It was one of the longest evenings with Ayaz, thoroughly insightful and cherishable. He was many things – an army office who fought the 1971 war; a diplomat who spent time in Moscow and a politician who won election three times. He was consistent in none except writing columns. His best columns dated back to late 70’s and 80s, before the advent of internet. He wanted to bring them out. What other mission could be greater than this for Qalandar. He was extremely excited about the project and wanted to start it right away. Ayaz showed him clippings of those columns that he had published in Viewpoint which had ceased to exist a long time ago. This was probably his best work hidden from people in Qalandar’s age group. Qalandar was more than twenty years younger than Ayaz. In fact, all his friends, except a few, were at least twenty years older than him.

Ayaz excitedly showed Qalandar an old photo. He wanted Qalandar to point out a special thing in it. Qalandar looked at the photo very carefully and said: “Ayaz it is you! At the military academy, in the mess, in front of a table, at a chair, in a cadet’s outfit.”

“Obviously, but you have missed something. Look at it carefully!”

“I can’t see it, you tell me!”

“Look under the table, close to my feet, an empty bottle of whiskey!” Ayaz replied and both burst out in laughter.
Alcohol at that time was as Islamic as honey. It was Z A Bhutto who banned it, though he himself was an open tippler. Qalandar wanted to take the clippings with him.

“They are original. I don’t have a copy. Let me have them all photocopied for you. Don’t worry. My driver will deliver them to you soon.”

Qalandar was waiting for the driver for the last twenty-two years! Perhaps, Ayaz from that moment on had been left without a driver.

Years later, Ayaz told Qalandar that he had approached his friend Ameena Saiyid, head of the Oxford University Press (OUP) Pakistan. She told Ayaz that OUP did not publish stuff like this. He reminded her that it had published Outlook: A Journal of Opinion which was a compilation of selected columns of I H Burney.

“Yes, we did it but after Mr Burney’s death!” the lady said.

“You should have told her that you were ready to die!” Qalandar said to Ayaz.

Ali Tauqeer Sheikh was another character a la Ayaz. He was a tall mountain of knowledge with many precious minerals like water, climate change, entrepreneurship, leadership, etc.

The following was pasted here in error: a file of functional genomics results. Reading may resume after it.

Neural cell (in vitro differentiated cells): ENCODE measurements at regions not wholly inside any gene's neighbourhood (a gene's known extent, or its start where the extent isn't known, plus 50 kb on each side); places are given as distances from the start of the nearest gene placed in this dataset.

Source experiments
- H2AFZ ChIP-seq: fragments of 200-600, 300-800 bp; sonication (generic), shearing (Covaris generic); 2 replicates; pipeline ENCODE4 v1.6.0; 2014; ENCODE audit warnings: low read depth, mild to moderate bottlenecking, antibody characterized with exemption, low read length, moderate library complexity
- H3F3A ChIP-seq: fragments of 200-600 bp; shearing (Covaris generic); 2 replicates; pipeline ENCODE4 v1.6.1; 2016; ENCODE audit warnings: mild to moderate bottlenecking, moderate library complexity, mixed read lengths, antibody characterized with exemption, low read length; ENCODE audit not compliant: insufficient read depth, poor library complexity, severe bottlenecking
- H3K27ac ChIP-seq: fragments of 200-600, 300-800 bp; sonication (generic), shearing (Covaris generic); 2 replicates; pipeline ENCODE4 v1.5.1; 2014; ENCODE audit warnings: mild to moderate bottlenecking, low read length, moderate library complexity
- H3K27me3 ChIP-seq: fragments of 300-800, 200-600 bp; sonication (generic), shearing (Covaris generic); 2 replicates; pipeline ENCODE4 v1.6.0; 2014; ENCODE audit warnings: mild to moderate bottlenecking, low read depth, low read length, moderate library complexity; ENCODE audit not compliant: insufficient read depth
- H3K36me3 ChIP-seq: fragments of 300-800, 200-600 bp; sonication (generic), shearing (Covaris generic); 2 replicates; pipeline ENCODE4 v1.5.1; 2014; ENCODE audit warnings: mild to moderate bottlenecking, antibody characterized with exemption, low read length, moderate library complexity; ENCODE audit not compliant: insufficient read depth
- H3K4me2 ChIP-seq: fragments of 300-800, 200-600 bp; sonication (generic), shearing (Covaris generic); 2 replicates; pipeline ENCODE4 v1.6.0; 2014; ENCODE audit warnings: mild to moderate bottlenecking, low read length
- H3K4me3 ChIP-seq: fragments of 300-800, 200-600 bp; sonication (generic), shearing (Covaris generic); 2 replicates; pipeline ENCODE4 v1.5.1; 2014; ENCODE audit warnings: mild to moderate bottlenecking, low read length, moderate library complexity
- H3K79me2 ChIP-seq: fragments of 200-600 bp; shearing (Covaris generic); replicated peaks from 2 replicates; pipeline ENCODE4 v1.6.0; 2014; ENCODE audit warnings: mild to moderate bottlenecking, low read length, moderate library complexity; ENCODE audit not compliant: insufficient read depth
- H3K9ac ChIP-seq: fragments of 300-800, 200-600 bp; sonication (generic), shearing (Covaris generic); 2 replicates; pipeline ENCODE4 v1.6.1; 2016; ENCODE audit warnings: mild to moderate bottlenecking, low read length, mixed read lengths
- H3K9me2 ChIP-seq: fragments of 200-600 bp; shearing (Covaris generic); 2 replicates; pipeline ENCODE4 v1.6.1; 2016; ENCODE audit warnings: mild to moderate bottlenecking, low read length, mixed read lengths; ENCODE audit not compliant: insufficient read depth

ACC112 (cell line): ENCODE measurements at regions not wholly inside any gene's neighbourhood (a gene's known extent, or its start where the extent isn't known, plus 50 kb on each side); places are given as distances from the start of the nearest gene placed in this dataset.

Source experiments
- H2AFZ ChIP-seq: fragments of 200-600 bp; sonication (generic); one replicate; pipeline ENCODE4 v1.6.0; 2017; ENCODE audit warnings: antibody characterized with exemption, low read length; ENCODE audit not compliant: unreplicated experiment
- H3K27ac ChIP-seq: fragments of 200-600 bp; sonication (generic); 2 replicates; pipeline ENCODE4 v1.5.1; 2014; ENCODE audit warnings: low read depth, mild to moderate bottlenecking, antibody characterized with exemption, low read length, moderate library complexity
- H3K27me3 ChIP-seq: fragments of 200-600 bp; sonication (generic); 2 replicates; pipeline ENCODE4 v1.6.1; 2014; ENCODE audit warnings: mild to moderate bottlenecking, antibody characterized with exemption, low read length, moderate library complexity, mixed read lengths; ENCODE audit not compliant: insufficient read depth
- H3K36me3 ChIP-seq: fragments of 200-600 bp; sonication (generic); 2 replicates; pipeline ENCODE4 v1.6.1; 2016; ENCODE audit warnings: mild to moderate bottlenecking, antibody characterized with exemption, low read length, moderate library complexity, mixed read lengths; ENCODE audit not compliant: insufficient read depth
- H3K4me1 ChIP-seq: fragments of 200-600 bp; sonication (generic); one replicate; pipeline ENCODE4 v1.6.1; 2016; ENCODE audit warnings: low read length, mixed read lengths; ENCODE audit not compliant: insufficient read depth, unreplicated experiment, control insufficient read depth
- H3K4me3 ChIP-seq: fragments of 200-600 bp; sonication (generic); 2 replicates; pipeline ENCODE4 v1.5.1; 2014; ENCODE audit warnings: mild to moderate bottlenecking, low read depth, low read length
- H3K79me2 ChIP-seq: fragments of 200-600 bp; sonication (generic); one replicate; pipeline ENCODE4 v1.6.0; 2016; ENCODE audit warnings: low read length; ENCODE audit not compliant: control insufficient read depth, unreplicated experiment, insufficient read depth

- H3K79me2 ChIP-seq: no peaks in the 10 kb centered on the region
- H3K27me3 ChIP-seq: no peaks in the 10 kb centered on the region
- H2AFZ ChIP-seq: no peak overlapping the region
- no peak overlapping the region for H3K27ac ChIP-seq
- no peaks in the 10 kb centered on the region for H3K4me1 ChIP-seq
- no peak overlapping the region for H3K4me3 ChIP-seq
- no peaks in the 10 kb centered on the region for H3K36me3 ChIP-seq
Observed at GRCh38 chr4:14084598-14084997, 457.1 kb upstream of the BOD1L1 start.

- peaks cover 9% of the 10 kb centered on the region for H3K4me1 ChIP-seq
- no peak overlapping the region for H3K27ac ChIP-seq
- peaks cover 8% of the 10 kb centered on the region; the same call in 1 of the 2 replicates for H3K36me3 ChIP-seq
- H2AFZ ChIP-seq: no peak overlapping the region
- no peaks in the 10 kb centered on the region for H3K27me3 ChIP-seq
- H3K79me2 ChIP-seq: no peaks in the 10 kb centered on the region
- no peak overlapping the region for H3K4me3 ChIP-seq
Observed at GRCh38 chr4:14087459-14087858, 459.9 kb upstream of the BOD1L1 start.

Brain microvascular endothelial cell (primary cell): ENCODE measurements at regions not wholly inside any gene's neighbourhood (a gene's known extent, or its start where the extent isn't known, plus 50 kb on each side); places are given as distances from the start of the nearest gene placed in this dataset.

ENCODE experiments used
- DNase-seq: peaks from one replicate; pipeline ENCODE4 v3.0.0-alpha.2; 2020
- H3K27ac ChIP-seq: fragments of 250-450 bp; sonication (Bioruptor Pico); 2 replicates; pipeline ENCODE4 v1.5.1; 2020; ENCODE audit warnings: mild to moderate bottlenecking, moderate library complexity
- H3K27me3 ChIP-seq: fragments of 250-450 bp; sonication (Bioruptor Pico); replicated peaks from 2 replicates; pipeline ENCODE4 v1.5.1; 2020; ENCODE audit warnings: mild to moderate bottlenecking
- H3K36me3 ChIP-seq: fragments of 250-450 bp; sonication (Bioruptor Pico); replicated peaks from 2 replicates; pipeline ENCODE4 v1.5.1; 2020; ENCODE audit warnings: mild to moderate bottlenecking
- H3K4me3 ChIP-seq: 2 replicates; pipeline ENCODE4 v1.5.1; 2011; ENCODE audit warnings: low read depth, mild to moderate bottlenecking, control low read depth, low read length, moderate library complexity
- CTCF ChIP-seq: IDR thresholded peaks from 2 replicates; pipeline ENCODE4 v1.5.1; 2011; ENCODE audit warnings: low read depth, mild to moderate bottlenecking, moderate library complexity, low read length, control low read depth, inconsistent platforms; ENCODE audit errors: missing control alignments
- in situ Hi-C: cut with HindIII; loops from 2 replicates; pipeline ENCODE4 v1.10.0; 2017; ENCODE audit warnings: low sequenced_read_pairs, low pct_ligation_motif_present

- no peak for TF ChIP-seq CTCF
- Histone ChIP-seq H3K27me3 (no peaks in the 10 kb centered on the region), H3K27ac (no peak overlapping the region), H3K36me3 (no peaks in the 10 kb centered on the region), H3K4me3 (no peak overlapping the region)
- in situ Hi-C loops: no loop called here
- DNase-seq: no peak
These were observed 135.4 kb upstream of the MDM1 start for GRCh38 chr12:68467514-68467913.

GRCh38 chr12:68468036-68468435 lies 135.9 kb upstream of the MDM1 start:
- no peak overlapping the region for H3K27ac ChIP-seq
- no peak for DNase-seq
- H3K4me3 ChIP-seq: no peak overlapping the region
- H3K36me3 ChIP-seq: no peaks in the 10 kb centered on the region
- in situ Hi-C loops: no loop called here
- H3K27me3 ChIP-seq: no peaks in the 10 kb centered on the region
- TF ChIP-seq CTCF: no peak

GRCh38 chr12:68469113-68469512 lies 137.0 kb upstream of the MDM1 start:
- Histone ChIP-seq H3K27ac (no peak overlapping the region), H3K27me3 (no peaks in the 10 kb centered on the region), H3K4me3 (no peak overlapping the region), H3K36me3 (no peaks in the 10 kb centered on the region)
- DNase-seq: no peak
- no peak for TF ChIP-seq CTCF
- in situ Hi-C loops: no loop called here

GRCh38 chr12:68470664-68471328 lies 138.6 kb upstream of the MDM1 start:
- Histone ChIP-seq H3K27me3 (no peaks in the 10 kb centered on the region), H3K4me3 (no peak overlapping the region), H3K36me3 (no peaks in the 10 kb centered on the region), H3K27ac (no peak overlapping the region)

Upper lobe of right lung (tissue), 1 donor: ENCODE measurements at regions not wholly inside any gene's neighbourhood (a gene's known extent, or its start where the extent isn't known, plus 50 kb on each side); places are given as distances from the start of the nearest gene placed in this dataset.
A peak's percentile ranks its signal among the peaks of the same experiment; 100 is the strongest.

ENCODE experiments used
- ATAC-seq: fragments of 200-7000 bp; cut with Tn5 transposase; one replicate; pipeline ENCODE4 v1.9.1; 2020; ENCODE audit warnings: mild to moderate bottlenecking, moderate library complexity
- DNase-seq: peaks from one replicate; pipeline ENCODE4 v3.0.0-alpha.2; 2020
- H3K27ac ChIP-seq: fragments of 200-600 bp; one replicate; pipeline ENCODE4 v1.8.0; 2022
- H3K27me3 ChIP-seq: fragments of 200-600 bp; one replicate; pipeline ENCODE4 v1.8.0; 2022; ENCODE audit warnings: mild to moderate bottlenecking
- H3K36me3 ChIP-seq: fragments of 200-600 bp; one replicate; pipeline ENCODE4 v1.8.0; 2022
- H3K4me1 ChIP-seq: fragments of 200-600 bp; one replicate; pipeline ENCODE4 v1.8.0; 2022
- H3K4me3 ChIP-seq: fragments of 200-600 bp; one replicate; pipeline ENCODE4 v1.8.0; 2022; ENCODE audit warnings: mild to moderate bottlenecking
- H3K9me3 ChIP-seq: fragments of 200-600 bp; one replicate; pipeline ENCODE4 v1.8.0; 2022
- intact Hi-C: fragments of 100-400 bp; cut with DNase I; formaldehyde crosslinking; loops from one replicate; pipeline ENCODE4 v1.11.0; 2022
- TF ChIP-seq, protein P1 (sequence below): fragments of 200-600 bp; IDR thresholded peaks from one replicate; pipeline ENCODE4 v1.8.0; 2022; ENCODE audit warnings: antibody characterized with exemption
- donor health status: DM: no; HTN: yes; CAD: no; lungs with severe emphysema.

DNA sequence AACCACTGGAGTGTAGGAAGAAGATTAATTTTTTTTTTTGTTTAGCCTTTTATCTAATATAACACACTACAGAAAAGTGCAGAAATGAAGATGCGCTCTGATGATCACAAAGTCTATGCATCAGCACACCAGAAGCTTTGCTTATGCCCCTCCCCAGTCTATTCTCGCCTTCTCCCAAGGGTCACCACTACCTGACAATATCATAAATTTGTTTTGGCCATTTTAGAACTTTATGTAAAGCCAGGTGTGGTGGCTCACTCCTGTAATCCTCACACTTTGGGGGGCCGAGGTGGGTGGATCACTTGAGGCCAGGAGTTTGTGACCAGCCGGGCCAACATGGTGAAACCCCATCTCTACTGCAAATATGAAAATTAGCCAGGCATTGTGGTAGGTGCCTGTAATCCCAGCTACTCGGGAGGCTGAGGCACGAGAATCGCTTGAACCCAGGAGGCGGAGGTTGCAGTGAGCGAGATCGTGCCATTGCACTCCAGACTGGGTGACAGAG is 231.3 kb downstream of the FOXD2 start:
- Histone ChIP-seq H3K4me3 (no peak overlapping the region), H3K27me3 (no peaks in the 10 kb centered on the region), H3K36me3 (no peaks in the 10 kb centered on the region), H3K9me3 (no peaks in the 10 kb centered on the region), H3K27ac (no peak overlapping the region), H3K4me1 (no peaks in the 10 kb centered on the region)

For the last twenty-two years, Qalandar was on his back for a book or two that he should have written. In a fit of passion, he would engage Qalandar’s services against lucrative wages (which would always remain outstanding and Qalandar won’t mind it). He would deliver the job but Sheikh Sahib would never write a book. He would always be travelling but he would have plans to write books on another 100 subjects that he had mastered in his last trip. Qalandar would be offered new consultancies again against attractive incentives. He would deliver and remain unpaid as ever.

Sheikh Sahib (Qalandar would never address him as Ali or Tauqeer out of respect) retired six months ago. Qalandar suggested that the time was ripe for him to author a book: How to defeat retirement? The idea fascinated him.

“Would you like to accept another consultancy on that? I will offer you handsome money?” He asked Qalandar.

“No Sheikh Sahib. It would be a heavy toll on your riches!” Qalandar said.

“Nothing in life is free…even love, my friend! You must be paid like you were always paid in the past!” Sheikh Sahib replied and assured Qalandar that a book would certainly come out this time. He was still writing the prologue when Qalandar attended the last-week silver jubilee of his retirement.

Shakil Chaudhry had picked up a hitchhiking Qalandar thirty years ago from Peshawar More. A very sweet and lovable person, Shakil, in the first meeting had disclosed that he was writing a book on English for school/college students. He would often share its excerpts with friends like Qalandar. The latter found his essay on ‘hyphen’ useful and started urging him to complete the book as soon as possible. The book came out twenty-five years later. Better late than never!
Arif Waqar described the book – Handbook of Functional English – as “an excellent work of scholarship.” Prof. Tariq Rahman, one of the finest linguistic scholars in South Asia, praised it in these words: “This book is an excellent guide for the South Asian user of the English language. It gives examples of both the British and American varieties of English and provides guidelines to avoid the common errors of most Pakistanis when they write and speak English. It is also a comprehensive guide for pronunciation, vocabulary, editing and all other aspects of English usage. It was been written with great care and attention. I recommend it to students, editors, writers and other users of English in Pakistan.” The Higher Education Commission of Pakistan had bestowed the title of ‘Distinguished National Professor’ on Dr. Tari Rahman.

Dr. Ishtiaq Ahmed, an emeritus professor of Stockholm University, described it as “an exceptionally well-crafted and skillfully structured contribution on the subject.”